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Using true closures, we can do,

function foo(&$ref)
{
    $inFn = function() use (&$ref)
    {   
        $ref = 42; 
    };  

    $inFn();
}

thus modifying the reference without having to pass it in the call to $inFn.

If we replace,

    $inFn = function(... 

with

    $inFn = create_function(...

is there any (simple and clean) way to do the same thing; refer to a variable of the containing scope by reference without explicitly passing it into $inFn?

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3 Answers 3

I came across this answer to another question which has inspired me to come up with the following. I haven't heavily tested it and I am sure it can be improved (and the need for the exec call is a shame), but it seems to solve my problem.

class create_closure
{
    private 
        $_cb  = null,
        $_use = array();

    public function __construct(array $use, $closure_args, $closure_body)
    {   
        $use_args = implode(array_keys($use), ',');

        $this->_cb = create_function(
            $use_args.($use_args==='' OR $closure_args==='' ? '' : ',').$closure_args,
            $closure_body
        );  

        $this->_use = array_values($use);

    }   

    public static function callback(array $use, $closure_args, $closure_body)
    {   
        $inst = new self($use, $closure_args, $closure_body);
        return array($inst, 'exec');
    }   

    public function exec()
    {   
        return call_user_func_array(
                $this->_cb,
                array_merge($this->_use, func_get_args())
        );  
    }   
}

You can use it like this:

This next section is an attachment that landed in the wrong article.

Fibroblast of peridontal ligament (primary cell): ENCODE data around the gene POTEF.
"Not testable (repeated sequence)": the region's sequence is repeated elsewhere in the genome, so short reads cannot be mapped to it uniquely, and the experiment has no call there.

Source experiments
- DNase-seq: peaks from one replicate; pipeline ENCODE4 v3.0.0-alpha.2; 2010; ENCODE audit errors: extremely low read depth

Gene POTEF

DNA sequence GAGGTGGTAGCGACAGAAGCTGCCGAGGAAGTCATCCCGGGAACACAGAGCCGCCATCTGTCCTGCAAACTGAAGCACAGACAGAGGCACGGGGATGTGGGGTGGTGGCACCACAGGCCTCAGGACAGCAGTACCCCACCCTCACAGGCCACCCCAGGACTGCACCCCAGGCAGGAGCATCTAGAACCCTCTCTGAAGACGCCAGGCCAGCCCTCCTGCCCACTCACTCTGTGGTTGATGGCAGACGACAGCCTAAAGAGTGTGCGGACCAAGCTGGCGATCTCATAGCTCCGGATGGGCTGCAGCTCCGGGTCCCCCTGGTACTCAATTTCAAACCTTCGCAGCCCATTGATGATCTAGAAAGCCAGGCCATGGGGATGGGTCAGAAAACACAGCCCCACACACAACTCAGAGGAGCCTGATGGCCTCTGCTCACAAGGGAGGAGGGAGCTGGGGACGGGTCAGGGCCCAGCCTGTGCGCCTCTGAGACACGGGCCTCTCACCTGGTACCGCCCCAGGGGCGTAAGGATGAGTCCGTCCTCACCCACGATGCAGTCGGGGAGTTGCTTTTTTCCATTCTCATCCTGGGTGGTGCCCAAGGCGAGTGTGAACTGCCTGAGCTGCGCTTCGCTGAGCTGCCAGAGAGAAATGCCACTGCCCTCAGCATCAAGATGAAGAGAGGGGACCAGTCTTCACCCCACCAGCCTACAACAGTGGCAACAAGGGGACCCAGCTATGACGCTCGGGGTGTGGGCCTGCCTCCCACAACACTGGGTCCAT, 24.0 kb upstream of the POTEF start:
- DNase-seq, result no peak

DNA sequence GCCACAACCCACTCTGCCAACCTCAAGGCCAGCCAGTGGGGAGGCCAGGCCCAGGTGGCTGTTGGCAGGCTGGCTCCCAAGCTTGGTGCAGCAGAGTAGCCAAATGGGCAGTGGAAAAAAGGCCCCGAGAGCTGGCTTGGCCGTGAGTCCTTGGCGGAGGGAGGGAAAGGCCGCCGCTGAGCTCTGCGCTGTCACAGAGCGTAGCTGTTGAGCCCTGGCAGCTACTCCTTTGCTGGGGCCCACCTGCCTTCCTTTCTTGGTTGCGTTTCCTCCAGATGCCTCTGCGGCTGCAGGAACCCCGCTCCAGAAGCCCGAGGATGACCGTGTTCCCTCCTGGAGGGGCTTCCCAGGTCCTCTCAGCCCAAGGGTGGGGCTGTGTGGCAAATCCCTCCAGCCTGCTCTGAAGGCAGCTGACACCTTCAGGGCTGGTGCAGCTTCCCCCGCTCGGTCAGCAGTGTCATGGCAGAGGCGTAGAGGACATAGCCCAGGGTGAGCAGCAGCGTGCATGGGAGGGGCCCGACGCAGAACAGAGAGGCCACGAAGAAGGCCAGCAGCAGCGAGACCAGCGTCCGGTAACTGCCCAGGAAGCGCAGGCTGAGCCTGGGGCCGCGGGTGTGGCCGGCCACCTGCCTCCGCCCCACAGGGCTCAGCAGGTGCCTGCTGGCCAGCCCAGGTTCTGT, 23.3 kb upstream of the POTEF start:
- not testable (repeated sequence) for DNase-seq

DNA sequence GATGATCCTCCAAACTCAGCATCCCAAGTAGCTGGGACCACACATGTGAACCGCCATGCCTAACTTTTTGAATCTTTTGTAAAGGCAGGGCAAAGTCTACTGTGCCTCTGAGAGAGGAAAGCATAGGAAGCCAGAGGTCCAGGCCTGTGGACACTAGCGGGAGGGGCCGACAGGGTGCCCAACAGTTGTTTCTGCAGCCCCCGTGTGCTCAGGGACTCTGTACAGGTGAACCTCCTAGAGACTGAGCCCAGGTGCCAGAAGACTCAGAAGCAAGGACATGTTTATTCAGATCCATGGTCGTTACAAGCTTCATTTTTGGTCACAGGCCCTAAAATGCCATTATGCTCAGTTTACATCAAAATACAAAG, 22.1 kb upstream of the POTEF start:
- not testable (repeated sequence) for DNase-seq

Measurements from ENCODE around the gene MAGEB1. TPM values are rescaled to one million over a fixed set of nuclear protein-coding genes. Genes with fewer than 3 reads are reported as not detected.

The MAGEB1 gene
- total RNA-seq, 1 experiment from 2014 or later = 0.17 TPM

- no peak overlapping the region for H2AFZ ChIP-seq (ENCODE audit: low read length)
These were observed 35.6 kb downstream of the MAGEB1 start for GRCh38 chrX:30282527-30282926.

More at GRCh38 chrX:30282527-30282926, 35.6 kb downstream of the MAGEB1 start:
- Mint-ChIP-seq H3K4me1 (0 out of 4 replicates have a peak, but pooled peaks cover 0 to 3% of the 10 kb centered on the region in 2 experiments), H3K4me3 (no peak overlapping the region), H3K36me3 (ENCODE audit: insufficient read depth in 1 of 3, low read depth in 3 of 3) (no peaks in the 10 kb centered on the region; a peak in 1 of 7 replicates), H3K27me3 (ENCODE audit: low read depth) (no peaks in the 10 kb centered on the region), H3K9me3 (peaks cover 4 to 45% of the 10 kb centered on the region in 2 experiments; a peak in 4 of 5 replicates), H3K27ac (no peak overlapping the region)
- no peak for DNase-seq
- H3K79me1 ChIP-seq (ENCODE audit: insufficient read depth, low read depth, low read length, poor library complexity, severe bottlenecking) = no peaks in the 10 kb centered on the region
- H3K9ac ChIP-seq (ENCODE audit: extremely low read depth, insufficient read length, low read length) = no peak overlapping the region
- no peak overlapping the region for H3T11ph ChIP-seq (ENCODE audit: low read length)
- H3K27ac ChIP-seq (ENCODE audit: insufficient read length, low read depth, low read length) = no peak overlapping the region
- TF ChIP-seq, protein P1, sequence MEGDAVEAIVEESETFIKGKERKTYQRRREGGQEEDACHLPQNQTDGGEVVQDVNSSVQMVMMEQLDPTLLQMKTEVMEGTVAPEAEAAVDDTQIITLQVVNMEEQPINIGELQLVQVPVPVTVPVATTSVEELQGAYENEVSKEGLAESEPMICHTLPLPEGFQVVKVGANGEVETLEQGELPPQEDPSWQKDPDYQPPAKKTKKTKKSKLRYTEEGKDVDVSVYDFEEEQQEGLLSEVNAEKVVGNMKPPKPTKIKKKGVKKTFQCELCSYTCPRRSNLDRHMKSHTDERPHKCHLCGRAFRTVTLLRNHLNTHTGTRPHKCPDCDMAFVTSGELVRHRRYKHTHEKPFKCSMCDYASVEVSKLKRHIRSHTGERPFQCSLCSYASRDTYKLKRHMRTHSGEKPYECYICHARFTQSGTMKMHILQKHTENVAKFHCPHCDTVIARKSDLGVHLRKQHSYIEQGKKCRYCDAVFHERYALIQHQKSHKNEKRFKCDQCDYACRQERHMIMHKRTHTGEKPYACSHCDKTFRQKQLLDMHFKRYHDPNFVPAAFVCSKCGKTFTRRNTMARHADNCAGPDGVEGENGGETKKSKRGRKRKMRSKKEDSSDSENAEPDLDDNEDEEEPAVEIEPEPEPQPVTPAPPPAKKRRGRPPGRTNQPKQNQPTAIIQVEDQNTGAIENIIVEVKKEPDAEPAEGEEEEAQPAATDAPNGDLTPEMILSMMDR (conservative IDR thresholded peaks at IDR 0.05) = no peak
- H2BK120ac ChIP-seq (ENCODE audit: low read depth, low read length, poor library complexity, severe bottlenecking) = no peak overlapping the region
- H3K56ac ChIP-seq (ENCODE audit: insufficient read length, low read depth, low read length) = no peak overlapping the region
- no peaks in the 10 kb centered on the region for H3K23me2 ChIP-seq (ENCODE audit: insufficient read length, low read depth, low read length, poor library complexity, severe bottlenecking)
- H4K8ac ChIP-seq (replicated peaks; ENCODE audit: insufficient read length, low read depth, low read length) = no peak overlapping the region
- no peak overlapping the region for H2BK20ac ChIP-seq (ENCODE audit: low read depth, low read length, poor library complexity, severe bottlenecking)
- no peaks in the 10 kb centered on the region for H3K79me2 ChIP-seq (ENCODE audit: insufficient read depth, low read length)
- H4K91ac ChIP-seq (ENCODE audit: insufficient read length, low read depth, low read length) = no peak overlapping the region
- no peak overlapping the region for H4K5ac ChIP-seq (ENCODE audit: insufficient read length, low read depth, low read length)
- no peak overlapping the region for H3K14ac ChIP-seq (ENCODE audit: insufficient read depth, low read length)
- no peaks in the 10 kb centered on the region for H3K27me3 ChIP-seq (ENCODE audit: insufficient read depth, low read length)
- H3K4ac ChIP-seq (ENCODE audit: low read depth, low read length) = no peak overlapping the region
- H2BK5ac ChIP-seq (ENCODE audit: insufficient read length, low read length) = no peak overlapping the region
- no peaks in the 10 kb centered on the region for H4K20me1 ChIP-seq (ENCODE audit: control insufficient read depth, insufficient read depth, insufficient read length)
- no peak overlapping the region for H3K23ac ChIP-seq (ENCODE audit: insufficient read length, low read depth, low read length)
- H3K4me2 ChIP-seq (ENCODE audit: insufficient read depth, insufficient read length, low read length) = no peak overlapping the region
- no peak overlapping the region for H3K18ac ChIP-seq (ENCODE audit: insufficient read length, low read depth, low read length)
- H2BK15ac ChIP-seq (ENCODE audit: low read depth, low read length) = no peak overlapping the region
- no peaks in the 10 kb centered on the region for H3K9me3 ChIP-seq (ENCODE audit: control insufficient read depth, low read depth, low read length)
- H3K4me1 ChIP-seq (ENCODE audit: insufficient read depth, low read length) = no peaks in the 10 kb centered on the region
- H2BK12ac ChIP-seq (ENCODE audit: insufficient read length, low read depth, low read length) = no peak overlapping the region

function foo(&$ref)
{
    $inFn = new create_closure(
        array('$ref'=>&$ref), 
        '', 
        '$ref=42;'
    );
    $inFn->exec();
}

$x = 23;
echo 'Before, $x = ', $x, '<br>';
foo($x);
echo 'After,  $x = ', $x, '<br>';

Which returns:

Before, $x = 23
After, $x = 42

Or like this:

function bar()
{           
    $x = 0;
    echo 'x is ', $x, '<br>';

    $z = preg_replace_callback(
        '#,#',
        create_closure::callback(
            array('$x'=>&$x),
            '$matches',
            'return ++$x;
            '
        ),
        'a,b,c,d'
    );

    echo 'z is ', $z, '<br>';
    echo 'x is ', $x, '<br>';
}       

bar(); 

Which returns:

x is 0
z is a1b2c3d
x is 3
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It looks like you can just use $inFn = create_function('&$ref', ...);. Have you tried this?

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1  
Thanks. Yeah I'm aware this can be done, but I was really looking for a way to do it without having to pass it as a parameter. –  tjm Jun 26 '11 at 21:00
    
What do you mean? That's how create_function works. How were you planning on using it? –  jtbandes Jun 26 '11 at 21:01
2  
Well for example (one of the situations I currently find myself in) when create_function function is used as a callback to preg_replace_callback which will only pass the one "matches" parameter. But within the body of the function I need to access, by reference, variables in the containing scope. –  tjm Jun 26 '11 at 21:11
2  
Hm. It sounds like you might be able to use an object method as a callback, so you could access that object's data. Or (though this is probably not a good idea) you could use the $GLOBALS array instead. –  jtbandes Jun 26 '11 at 21:16

is there any (simple and clean) way to do the same thing; refer to a variable of the containing scope by reference without explicitly passing it into $inFn?

Simple answer: no.

create_function is nothing more than a wrapper for eval that creates a pseudo-anonymous function and returns its name (i.e. 'lambda_1'). You cannot create closures with it (those are instances of the internal Closure class, a new language construct completely different from normal PHP functions. I guess that you are asking this, because you want to use closures* on an old PHP version. But since they did not exist before 5.3, you can't use them.

If you can live with a non-simple, non-clean solution, look at the other answers.

*) Maybe this could need a little clarification. Closure does not just mean anonymous function, they are exactly about your question: Memorizing the calling context. A normal function can not do this.

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